J&J deepens its antiviral pipeline with Novira buyout

Johnson & Johnson ($JNJ) is trading an undisclosed sum for private drugmaker Novira Therapeutics, picking up an early-stage treatment for hepatitis B and a handful of antivirals.

With the buyout, expected to close in the fourth quarter, J&J gets NVR 3-778, a Phase II-ready hep B therapy that attacks the virus' capsid protein to disrupt the process of viral reproduction. In Phase Ia results disclosed last year, Novira's lead drug demonstrated itself safe and tolerable in 40 healthy patients, the company said, setting the stage for a Phase II efficacy study. The goal is to take a page from hep C treatments from Gilead Sciences ($GILD) and others by going beyond viral suppression and offering functional cure rates, Novira said.

Beyond NVR 3-778, Novira has a second-generation capsid protein inhibitor now in preclinical development, plus a cccDNA blocker in the lead-optimization stage, the company said.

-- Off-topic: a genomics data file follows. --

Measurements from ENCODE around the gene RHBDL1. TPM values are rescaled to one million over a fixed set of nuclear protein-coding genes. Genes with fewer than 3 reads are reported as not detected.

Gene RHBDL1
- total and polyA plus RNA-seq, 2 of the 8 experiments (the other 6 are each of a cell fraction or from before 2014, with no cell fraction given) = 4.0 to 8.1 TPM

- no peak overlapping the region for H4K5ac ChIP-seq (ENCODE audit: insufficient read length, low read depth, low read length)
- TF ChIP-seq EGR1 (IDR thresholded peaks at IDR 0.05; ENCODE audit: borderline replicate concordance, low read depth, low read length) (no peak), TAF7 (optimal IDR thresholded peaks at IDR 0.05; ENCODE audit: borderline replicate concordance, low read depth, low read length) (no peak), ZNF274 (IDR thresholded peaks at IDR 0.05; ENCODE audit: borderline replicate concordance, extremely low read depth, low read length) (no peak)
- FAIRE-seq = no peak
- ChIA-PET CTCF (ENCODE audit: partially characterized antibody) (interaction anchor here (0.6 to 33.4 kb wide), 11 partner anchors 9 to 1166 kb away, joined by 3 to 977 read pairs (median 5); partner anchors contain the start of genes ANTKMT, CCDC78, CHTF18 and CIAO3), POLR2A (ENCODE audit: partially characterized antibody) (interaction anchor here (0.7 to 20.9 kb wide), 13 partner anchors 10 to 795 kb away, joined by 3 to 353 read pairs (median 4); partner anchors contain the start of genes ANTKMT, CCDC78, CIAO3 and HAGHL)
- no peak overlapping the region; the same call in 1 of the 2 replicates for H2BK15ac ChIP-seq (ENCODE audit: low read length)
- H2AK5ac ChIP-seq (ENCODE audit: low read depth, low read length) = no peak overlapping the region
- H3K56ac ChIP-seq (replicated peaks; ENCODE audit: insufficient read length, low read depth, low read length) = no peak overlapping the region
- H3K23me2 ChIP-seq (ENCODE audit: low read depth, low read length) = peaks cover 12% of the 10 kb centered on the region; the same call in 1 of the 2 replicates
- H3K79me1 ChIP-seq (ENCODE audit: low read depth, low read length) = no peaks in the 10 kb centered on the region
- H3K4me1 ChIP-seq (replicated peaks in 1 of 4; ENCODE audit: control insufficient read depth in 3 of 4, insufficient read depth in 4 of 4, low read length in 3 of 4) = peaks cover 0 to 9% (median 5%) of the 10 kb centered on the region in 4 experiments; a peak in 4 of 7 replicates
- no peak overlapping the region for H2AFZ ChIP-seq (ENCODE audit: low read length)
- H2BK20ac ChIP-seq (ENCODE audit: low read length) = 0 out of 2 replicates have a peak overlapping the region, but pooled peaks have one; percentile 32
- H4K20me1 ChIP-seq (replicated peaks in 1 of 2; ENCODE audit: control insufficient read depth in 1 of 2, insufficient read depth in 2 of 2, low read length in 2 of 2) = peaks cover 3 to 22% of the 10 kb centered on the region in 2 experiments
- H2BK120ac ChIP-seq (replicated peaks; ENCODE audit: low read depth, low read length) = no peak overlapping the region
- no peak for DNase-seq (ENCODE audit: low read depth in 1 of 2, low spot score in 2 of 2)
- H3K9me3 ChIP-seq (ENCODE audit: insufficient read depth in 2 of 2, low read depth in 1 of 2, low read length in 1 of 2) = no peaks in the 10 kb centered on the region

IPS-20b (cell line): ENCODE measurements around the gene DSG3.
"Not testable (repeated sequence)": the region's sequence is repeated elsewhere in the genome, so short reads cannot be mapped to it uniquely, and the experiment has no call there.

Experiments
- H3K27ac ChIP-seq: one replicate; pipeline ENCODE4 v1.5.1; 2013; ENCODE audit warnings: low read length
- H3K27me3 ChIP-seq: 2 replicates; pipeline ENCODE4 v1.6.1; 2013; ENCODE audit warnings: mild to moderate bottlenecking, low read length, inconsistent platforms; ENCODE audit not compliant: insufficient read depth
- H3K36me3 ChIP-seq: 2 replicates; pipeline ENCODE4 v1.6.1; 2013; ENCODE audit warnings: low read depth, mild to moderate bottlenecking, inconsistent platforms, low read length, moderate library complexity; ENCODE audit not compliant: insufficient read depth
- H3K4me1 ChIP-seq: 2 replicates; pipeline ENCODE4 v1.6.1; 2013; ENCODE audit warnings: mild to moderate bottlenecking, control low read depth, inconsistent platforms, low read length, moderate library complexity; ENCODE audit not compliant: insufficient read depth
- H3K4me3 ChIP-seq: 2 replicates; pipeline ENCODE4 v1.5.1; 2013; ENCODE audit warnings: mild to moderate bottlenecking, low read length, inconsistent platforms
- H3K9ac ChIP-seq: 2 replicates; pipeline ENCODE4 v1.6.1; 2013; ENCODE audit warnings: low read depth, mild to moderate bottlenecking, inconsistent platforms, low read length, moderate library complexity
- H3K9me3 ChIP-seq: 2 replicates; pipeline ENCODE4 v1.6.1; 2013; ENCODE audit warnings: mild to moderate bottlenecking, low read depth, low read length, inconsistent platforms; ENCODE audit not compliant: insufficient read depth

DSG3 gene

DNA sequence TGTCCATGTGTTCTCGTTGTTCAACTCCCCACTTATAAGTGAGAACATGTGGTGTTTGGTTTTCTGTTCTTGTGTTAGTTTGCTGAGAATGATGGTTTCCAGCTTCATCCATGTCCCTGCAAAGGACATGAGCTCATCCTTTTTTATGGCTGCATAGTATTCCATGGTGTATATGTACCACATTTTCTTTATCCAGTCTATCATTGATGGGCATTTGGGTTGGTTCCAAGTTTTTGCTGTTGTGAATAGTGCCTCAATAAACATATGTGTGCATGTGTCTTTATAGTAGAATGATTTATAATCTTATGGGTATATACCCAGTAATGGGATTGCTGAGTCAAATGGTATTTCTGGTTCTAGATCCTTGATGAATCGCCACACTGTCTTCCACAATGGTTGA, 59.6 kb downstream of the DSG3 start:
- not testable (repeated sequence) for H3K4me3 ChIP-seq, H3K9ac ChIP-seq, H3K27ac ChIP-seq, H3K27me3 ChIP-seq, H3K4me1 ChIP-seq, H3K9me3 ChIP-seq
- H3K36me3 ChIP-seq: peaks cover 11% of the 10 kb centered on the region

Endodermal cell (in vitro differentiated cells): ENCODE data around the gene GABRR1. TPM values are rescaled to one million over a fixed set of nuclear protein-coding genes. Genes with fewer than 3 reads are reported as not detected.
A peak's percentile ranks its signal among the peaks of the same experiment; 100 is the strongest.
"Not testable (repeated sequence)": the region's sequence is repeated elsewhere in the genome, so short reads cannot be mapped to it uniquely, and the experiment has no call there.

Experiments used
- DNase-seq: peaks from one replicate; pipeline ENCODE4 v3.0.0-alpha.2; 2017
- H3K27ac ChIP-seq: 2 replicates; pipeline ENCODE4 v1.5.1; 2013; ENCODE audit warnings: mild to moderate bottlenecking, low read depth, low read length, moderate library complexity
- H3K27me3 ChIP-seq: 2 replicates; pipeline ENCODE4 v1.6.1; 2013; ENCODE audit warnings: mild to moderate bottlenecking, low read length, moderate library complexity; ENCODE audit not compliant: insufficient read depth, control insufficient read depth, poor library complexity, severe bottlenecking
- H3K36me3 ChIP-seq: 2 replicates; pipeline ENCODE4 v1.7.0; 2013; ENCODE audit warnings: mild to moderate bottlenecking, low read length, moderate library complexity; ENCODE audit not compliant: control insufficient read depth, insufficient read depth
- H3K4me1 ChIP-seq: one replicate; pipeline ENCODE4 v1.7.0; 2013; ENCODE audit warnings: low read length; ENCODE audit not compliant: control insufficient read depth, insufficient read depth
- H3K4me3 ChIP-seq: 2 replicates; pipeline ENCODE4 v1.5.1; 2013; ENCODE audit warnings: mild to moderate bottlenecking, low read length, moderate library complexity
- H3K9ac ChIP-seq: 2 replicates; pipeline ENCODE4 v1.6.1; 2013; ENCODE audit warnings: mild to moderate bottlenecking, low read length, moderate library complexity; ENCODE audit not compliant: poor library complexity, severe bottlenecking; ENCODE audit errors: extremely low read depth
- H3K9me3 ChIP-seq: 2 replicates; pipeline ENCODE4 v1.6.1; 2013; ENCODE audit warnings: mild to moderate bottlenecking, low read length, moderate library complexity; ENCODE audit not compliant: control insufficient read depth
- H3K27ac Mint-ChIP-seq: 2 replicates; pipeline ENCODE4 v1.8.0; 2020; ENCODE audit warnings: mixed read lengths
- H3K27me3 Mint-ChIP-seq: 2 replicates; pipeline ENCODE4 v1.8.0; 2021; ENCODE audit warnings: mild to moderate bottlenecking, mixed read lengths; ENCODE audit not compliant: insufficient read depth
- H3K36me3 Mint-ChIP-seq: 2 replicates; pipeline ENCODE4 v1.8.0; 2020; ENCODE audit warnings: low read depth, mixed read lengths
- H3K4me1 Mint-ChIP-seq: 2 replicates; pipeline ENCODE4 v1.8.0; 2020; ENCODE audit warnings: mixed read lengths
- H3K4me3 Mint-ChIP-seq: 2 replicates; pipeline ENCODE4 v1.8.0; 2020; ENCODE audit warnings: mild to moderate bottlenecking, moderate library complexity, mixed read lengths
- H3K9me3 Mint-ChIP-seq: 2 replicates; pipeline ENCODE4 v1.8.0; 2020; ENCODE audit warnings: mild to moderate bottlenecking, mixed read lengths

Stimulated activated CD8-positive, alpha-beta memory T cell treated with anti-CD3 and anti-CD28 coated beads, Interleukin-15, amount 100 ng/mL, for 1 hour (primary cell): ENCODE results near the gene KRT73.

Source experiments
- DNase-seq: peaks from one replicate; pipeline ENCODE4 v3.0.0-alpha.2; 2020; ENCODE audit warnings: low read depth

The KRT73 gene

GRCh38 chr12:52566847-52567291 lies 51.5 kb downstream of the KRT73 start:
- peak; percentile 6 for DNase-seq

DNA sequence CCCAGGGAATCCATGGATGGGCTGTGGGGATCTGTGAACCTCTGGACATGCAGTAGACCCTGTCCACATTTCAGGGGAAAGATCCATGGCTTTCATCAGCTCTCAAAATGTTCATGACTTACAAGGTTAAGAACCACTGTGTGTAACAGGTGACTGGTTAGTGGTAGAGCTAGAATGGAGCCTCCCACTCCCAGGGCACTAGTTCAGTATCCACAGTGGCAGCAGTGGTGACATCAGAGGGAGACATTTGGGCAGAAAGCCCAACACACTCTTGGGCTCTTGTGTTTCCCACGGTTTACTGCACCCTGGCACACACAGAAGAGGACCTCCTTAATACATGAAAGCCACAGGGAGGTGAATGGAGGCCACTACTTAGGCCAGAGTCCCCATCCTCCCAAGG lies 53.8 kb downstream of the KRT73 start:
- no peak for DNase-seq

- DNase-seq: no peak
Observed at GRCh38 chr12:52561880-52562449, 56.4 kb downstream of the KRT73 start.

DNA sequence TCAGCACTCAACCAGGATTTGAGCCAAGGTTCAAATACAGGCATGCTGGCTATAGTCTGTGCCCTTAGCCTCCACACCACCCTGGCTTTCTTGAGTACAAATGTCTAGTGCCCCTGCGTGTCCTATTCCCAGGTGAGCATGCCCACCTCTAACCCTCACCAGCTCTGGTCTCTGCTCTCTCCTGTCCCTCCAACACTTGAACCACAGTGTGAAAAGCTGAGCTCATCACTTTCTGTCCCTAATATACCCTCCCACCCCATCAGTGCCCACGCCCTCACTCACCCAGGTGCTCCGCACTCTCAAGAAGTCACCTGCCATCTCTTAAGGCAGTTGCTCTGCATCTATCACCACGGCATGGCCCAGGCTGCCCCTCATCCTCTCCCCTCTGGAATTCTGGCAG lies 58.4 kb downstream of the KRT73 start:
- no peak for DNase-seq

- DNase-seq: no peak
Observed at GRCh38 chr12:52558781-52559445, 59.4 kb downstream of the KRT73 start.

Lawrence Blatt

For J&J, the deal is an effort to follow through on its $1.75 billion, all-cash acquisition of Alios BioPharma last year, a deal that expanded its antiviral pipeline by adding treatments for respiratory syncytial virus and hep C. Integrating Alios, J&J appointed the company's CEO, Lawrence Blatt, to head its infectious disease business. Now Blatt will inherit Novira's pipeline, steering J&J's antiviral efforts as the company seeks to catch up with its rivals in the field.

"Combining Novira's recent breakthroughs with our vast experience in viral diseases we endeavor to deliver novel medicines for patients suffering from this insidious disease," Blatt said in a statement.

Novira was founded in 1999 and closed a $25 million A round in 2013 with cash from Versant Ventures, 5AM Ventures, Canaan Partners and others.

- read the statement